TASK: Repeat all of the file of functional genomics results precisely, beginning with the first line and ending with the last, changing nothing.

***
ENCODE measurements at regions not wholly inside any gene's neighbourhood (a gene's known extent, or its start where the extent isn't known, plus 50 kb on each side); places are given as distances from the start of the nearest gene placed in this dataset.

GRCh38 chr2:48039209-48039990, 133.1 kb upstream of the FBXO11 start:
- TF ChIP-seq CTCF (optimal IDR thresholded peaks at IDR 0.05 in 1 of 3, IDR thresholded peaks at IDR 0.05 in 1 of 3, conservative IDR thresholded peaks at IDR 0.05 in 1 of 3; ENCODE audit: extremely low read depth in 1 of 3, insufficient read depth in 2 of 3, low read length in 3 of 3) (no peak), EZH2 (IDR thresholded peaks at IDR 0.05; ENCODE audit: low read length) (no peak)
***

ENCODE measurements at regions not wholly inside any gene's neighbourhood (a gene's known extent, or its start where the extent isn't known, plus 50 kb on each side); places are given as distances from the start of the nearest gene placed in this dataset.

GRCh38 chr2:48039209-48039990, 133.1 kb upstream of the FBXO11 start:
- TF ChIP-seq CTCF (optimal IDR thresholded peaks at IDR 0.05 in 1 of 3, IDR thresholded peaks at IDR 0.05 in 1 of 3, conservative IDR thresholded peaks at IDR 0.05 in 1 of 3; ENCODE audit: extremely low read depth in 1 of 3, insufficient read depth in 2 of 3, low read length in 3 of 3) (no peak), EZH2 (IDR thresholded peaks at IDR 0.05; ENCODE audit: low read length) (no peak)